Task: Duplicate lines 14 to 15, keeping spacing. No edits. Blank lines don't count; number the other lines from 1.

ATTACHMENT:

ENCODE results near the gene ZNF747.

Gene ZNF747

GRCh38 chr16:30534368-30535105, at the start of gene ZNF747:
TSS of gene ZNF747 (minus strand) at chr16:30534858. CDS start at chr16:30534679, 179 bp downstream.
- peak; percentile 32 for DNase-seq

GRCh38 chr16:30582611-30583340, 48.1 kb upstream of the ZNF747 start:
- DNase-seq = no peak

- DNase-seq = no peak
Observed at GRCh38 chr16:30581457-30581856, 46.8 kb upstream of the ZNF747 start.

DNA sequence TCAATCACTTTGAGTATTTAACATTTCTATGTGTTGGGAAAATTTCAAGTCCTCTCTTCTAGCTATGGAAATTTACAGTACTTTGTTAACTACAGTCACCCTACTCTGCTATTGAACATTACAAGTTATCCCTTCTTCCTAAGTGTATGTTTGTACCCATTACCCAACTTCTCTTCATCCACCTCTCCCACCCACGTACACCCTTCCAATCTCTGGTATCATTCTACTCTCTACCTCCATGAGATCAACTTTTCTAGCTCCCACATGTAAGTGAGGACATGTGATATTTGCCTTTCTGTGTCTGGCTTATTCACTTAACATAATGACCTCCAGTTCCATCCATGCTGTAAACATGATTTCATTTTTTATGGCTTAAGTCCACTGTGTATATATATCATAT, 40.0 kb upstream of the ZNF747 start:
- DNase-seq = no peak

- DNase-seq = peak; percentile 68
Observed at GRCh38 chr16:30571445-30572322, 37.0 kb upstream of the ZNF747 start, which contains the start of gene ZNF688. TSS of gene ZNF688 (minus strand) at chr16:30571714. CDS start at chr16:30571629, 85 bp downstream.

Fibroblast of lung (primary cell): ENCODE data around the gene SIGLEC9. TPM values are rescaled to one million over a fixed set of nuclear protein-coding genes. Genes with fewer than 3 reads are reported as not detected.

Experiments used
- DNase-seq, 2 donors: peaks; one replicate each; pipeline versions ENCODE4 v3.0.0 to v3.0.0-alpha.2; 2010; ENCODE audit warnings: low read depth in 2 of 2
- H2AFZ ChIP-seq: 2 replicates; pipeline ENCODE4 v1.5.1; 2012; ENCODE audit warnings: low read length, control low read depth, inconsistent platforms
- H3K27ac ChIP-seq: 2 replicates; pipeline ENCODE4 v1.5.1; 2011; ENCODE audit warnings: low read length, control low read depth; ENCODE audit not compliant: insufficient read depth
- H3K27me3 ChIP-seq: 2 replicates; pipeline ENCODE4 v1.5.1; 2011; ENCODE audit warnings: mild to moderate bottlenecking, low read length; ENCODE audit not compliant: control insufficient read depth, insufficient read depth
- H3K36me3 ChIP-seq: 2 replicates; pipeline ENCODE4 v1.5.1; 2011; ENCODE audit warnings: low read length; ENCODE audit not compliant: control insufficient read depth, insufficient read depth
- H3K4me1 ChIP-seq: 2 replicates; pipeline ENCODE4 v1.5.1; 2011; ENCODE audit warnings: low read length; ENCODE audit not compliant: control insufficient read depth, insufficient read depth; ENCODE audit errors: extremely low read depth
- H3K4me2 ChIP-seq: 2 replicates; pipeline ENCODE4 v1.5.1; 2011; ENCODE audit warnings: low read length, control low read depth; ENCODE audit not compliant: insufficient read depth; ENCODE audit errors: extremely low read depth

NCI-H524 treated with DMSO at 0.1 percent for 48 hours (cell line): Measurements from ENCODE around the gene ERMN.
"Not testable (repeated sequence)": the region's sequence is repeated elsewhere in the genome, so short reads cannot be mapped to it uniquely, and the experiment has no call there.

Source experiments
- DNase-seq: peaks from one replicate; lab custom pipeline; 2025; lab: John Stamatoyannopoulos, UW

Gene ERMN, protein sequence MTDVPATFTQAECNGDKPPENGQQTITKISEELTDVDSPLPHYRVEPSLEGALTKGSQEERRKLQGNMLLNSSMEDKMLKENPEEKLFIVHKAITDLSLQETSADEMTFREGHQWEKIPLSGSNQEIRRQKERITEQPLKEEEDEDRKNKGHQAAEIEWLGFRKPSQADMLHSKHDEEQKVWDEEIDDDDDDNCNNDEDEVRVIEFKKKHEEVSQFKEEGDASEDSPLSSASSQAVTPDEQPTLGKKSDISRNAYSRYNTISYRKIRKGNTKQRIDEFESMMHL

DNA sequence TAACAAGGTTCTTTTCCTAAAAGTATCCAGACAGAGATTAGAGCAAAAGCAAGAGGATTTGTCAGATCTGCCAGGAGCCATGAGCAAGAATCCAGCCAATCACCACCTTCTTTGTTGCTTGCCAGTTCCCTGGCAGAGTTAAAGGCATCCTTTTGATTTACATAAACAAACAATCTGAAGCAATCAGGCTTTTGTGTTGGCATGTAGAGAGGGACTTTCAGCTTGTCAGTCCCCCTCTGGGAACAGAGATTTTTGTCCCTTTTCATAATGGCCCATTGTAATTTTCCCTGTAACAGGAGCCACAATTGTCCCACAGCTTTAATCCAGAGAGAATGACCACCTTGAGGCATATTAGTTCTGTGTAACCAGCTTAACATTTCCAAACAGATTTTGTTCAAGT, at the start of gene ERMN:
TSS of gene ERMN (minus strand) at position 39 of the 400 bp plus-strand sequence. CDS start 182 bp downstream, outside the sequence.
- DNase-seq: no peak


Fibroblast of lung (primary cell): ENCODE data around the gene SIGLEC9. TPM values are rescaled to one million over a fixed set of nuclear protein-coding genes. Genes with fewer than 3 reads are reported as not detected.

Experiments used